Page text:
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Kristian G. Andersen, Ph.D.

Assistant Professor
Director of Infectious Disease Genomics, STSI
Department of Immunology and Microbiology
California Campus
Laboratory Website
Scripps VIVO Scientific Profile
(858) 554-5737

Scripps Research Joint Appointments

Assistant Professor, Department of Integrative Structural and Computational Biology
Faculty, Graduate Program

Other Joint Appointments

Director of Infectious Disease Genomics, Scripps Translational Science Institute
Affiliated Member, Broad Institute of MIT and Harvard

Research Focus

Originally from Denmark, Dr. Andersen received his Ph.D. from the University of Cambridge and the MRC Laboratory of Molecular Biology in 2009. He was the recipient of the Carlsberg Foundation PhD Scholarship from 2005-2008 and was awarded a postdoctoral fellowship from the same foundation from 2009-2011. In 2008 he was awarded the Max Perutz prize for “outstanding graduate research” at the University of Cambridge.

His research has spanned many research areas and disciplines. Using experimental animal models and molecular biological techniques, Dr. Andersen elucidated the evolutionary history of regulatory T cell-mediated tolerance mechanisms. He then exploited that knowledge to develop novel immune-based therapies and showed that they could be used for the treatment of arthritis, diabetes, and transplantation rejection in a number of different animal models.

Dr. Andersen’s more recent research has focused on the complex relationship between host and pathogen. Using a combination of next-generation sequencing, experimentation and computational biology he has spearheaded large international collaborations investigating the spread and evolution of highly deadly pathogens, including Ebola virus and Lassa virus. This work provided insights into the emergence and transmission of Ebola virus during the 2014-2015 epidemic in West Africa, and formed the foundation for the usage of genomic tools during a rapidly evolving outbreak.


Ph.D. (Immunology), University of Cambridge 2008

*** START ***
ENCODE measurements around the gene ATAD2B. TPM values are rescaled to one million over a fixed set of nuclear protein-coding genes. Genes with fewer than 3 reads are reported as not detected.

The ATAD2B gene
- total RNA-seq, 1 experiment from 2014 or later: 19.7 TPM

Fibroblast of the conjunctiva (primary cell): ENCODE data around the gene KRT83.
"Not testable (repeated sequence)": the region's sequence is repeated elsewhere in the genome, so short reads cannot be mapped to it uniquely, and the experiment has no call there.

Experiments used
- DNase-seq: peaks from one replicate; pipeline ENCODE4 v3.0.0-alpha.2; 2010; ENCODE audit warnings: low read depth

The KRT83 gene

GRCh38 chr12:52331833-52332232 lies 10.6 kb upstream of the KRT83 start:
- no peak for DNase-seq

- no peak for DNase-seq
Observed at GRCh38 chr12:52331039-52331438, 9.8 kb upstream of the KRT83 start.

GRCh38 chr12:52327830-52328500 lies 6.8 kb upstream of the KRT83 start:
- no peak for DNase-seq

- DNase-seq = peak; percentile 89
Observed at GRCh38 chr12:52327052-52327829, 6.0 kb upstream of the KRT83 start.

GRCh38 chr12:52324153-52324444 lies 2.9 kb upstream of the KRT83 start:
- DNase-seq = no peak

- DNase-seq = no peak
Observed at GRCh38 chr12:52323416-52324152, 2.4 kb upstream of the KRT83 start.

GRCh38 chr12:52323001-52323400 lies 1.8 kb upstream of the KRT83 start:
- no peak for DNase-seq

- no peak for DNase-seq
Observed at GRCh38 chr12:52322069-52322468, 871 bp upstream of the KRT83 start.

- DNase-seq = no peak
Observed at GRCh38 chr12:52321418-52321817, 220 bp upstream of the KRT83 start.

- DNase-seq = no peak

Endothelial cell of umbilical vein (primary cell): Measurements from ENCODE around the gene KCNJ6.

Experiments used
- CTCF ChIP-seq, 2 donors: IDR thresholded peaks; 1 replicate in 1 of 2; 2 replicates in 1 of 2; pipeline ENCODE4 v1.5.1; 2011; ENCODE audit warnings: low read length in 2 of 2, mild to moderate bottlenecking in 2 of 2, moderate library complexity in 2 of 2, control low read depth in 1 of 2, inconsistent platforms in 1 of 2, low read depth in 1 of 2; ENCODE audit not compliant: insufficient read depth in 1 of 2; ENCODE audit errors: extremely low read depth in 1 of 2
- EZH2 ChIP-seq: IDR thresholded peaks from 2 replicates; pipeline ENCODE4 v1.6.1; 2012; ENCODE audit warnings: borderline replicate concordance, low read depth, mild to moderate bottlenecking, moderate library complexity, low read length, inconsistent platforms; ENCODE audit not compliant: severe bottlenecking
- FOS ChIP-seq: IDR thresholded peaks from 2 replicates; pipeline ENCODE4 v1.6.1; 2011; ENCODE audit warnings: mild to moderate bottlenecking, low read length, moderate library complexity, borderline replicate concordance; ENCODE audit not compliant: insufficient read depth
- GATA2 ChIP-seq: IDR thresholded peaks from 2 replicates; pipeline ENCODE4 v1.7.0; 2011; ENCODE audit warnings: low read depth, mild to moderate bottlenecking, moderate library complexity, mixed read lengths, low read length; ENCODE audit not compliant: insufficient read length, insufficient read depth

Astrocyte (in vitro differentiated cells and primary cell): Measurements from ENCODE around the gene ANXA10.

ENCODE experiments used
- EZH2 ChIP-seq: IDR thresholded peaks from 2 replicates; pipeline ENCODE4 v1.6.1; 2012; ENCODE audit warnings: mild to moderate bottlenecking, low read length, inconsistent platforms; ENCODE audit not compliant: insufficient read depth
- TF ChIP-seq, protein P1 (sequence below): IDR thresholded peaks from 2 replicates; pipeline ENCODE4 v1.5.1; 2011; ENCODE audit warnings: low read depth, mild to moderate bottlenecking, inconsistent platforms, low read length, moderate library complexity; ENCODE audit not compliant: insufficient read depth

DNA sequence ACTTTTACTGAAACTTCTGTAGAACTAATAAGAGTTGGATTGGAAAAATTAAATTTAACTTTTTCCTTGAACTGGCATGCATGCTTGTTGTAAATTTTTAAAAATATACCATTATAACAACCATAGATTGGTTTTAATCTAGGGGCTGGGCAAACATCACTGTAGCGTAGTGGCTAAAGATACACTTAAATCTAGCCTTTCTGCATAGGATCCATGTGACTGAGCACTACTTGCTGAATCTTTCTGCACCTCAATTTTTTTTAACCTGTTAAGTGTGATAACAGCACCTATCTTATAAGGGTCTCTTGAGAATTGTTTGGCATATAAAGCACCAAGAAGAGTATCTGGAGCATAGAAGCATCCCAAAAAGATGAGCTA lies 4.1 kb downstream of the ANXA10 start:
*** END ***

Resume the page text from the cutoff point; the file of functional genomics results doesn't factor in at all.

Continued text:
M.Phil. (Immunology), University of Cambridge 2005
B.Sc. (Molecular Biology & Chemistry), Aarhus University 2004
Diploma (Medical Biochemistry), University of Kent 2003

Professional Experience

Harvard University & Broad Institute of MIT and Harvard

University of Cambridge & MRC Laboratory of Molecular Biology

Aarhus University & University of Kent, Canterbury

Awards & Professional Activities

2009 Postdoctoral fellowship, Carlsberg Foundation
2008 Max Perutz Prize for ‘outstanding graduate research’, The Max Perutz Fund
2005 Scholarship for studies at the University of Cambridge, Carlsberg Foundation

Selected References

All Publications

Grubaugh, N. D. & Andersen, K. G. Experimental evolution to study virus emergence. (2017). Cell, 169(1), 1-3.

Quick, J., Grubaugh, N. D., Pullan, S. T., Claro, I. M., Smith, A. D., Gangavarapu, K., Oliveira, G., Robles-Sikisaka, R., Rogers, T. F., Beutler, N. A., Burton, D. R., Lewis-Ximenez, L. L., et al. Multiplex PCR method for MinION and Illumina sequencing of Zika and other virus genomes directly from clinical samples. (2017). Nature Protocols, 12(6), 1261-1276.

Dudas, G., Carvalho, L. M., Bedford, T., Tatem, A. J., Baele, G., Faria, N. R., Park, D. J., Ladner, J. T., Arias, A., Asogun, D., Bielejec, F., Caddy, S. L., et al. Virus genomes reveal factors that spread and sustained the Ebola epidemic. (2017). Nature, 544(7650), 309-315.

Lemieux, J. E., Tran, A. D., Freimark, L., Schaffner, S. F., Goethert, H., Andersen, K. G., Bazner, S., Li, A., McGrath, G., Sloan, L., Vannier, E., Milner, D., et al. A global map of genetic diversity in Babesia microti reveals strong population structure and identifies variants associated with clinical relapse. (2016). Nature Microbiology, 1.

Radin, J. M., Topol, E. J., Andersen, K. G. & Steinhubl, S. R. A laboratory in your pocket. (2016). Lancet, 388(10054), 1875-1875.

Goba, A., Khan, S. H., Fonnie, M., Fullah, M., Moigboi, A., Kovoma, A., Sinnah, V., Yoko, N., Rogers, H., Safai, S., Momoh, M., Koroma, V., et al. An outbreak of Ebola virus disease in the Lassa fever zone. (2016). Journal of Infectious Diseases, 214, S110. PMCID: PMC5050470.

Rambaut, A., Dudas, G., de Carvalho, L. M., Park, D. J., Yozwiak, N. L., Holmes, E. C. & Andersen, K. G. Comment on "Mutation rate and genotype variation of Ebola virus from Mali case sequences". (2016). Science, 353.

Folarin, O. A., Ehichioya, D., Schaffner, S. F., Winnicki, S. M., Wohl, S., Eromon, P., West, K. L., Gladden-Young, A., Oyejide, N. E., Matranga, C. B., Deme, A. B., James, A., et al. Ebola virus epidemiology and evolution in Nigeria. (2016). Journal of Infectious Diseases, 214, S102. PMCID: PMC5050462.

Diehl, W. E., Lin, A. E., Grubaugh, N. D., Carvalho, L. M., Kim, K., Kyawe, P. P., McCauley, S. M., Donnard, E., Kucukural, A., McDonel, P., Schaffner, S. F., Garber, M., et al. Ebola virus glycoprotein with increased infectivity dominated the 2013-2016 epidemic. (2016). Cell, 167(4), 1088-1098. PMCID: PMC5115602.

Robinson, J. E., Hastie, K. M., Cross, R. W., Yenni, R. E., Elliott, D. H., Rouelle, J. A., Kannadka, C. B., Smira, A. A., Garry, C. E., Bradley, B. T., Yu, H., Shaffer, J. G., et al. Most neutralizing human monoclonal antibodies target novel epitopes requiring both Lassa virus glycoprotein subunits. (2016). Nature Communications, 7. PMCID: PMC4866400.